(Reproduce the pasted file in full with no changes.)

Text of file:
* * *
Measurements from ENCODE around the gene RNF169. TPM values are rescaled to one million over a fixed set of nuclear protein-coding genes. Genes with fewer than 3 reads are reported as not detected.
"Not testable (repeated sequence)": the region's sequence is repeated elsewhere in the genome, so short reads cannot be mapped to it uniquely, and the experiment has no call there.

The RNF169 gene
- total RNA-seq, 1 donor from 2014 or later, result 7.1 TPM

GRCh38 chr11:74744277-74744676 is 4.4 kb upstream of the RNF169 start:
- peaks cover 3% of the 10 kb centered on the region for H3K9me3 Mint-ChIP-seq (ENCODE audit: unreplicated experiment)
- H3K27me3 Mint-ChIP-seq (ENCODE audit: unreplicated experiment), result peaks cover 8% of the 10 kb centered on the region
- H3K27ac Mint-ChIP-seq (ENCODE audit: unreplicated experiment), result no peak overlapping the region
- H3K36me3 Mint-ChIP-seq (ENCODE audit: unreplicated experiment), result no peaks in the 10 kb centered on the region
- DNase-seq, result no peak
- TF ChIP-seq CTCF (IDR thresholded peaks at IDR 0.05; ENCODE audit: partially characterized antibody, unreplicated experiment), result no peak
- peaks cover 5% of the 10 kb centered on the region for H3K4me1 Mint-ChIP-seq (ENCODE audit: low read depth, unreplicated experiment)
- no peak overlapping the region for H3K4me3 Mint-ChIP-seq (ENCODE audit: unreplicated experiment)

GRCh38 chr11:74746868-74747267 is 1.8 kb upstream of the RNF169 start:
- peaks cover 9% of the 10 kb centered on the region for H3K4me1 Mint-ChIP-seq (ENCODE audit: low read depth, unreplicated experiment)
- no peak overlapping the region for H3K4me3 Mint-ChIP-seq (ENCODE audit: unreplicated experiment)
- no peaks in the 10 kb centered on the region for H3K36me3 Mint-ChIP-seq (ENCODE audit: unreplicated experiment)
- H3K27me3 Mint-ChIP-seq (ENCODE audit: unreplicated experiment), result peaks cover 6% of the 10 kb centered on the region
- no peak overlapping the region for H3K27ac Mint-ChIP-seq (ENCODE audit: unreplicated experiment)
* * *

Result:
Measurements from ENCODE around the gene RNF169. TPM values are rescaled to one million over a fixed set of nuclear protein-coding genes. Genes with fewer than 3 reads are reported as not detected.
"Not testable (repeated sequence)": the region's sequence is repeated elsewhere in the genome, so short reads cannot be mapped to it uniquely, and the experiment has no call there.

The RNF169 gene
- total RNA-seq, 1 donor from 2014 or later, result 7.1 TPM

GRCh38 chr11:74744277-74744676 is 4.4 kb upstream of the RNF169 start:
- peaks cover 3% of the 10 kb centered on the region for H3K9me3 Mint-ChIP-seq (ENCODE audit: unreplicated experiment)
- H3K27me3 Mint-ChIP-seq (ENCODE audit: unreplicated experiment), result peaks cover 8% of the 10 kb centered on the region
- H3K27ac Mint-ChIP-seq (ENCODE audit: unreplicated experiment), result no peak overlapping the region
- H3K36me3 Mint-ChIP-seq (ENCODE audit: unreplicated experiment), result no peaks in the 10 kb centered on the region
- DNase-seq, result no peak
- TF ChIP-seq CTCF (IDR thresholded peaks at IDR 0.05; ENCODE audit: partially characterized antibody, unreplicated experiment), result no peak
- peaks cover 5% of the 10 kb centered on the region for H3K4me1 Mint-ChIP-seq (ENCODE audit: low read depth, unreplicated experiment)
- no peak overlapping the region for H3K4me3 Mint-ChIP-seq (ENCODE audit: unreplicated experiment)

GRCh38 chr11:74746868-74747267 is 1.8 kb upstream of the RNF169 start:
- peaks cover 9% of the 10 kb centered on the region for H3K4me1 Mint-ChIP-seq (ENCODE audit: low read depth, unreplicated experiment)
- no peak overlapping the region for H3K4me3 Mint-ChIP-seq (ENCODE audit: unreplicated experiment)
- no peaks in the 10 kb centered on the region for H3K36me3 Mint-ChIP-seq (ENCODE audit: unreplicated experiment)
- H3K27me3 Mint-ChIP-seq (ENCODE audit: unreplicated experiment), result peaks cover 6% of the 10 kb centered on the region
- no peak overlapping the region for H3K27ac Mint-ChIP-seq (ENCODE audit: unreplicated experiment)